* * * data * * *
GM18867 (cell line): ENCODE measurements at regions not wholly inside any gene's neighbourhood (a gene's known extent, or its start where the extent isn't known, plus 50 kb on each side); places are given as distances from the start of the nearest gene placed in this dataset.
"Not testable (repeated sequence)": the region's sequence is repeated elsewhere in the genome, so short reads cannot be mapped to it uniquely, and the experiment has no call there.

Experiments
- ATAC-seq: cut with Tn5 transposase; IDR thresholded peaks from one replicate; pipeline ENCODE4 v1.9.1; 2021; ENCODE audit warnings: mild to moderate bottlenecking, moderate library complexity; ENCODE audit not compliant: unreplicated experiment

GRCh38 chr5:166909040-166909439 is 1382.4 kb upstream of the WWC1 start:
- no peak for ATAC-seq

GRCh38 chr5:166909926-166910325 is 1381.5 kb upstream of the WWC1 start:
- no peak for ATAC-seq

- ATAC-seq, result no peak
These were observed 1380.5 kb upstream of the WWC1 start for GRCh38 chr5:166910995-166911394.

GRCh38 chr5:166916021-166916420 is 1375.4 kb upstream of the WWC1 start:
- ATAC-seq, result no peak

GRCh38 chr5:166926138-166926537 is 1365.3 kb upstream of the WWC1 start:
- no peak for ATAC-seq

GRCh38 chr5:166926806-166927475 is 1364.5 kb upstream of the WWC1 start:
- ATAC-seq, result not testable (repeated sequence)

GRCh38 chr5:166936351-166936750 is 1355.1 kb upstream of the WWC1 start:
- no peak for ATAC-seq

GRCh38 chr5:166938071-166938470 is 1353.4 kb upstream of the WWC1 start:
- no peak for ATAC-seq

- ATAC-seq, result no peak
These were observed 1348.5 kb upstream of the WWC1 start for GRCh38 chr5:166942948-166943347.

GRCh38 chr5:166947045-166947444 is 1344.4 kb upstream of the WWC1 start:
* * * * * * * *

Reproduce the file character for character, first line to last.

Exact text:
GM18867 (cell line): ENCODE measurements at regions not wholly inside any gene's neighbourhood (a gene's known extent, or its start where the extent isn't known, plus 50 kb on each side); places are given as distances from the start of the nearest gene placed in this dataset.
"Not testable (repeated sequence)": the region's sequence is repeated elsewhere in the genome, so short reads cannot be mapped to it uniquely, and the experiment has no call there.

Experiments
- ATAC-seq: cut with Tn5 transposase; IDR thresholded peaks from one replicate; pipeline ENCODE4 v1.9.1; 2021; ENCODE audit warnings: mild to moderate bottlenecking, moderate library complexity; ENCODE audit not compliant: unreplicated experiment

GRCh38 chr5:166909040-166909439 is 1382.4 kb upstream of the WWC1 start:
- no peak for ATAC-seq

GRCh38 chr5:166909926-166910325 is 1381.5 kb upstream of the WWC1 start:
- no peak for ATAC-seq

- ATAC-seq, result no peak
These were observed 1380.5 kb upstream of the WWC1 start for GRCh38 chr5:166910995-166911394.

GRCh38 chr5:166916021-166916420 is 1375.4 kb upstream of the WWC1 start:
- ATAC-seq, result no peak

GRCh38 chr5:166926138-166926537 is 1365.3 kb upstream of the WWC1 start:
- no peak for ATAC-seq

GRCh38 chr5:166926806-166927475 is 1364.5 kb upstream of the WWC1 start:
- ATAC-seq, result not testable (repeated sequence)

GRCh38 chr5:166936351-166936750 is 1355.1 kb upstream of the WWC1 start:
- no peak for ATAC-seq

GRCh38 chr5:166938071-166938470 is 1353.4 kb upstream of the WWC1 start:
- no peak for ATAC-seq

- ATAC-seq, result no peak
These were observed 1348.5 kb upstream of the WWC1 start for GRCh38 chr5:166942948-166943347.

GRCh38 chr5:166947045-166947444 is 1344.4 kb upstream of the WWC1 start: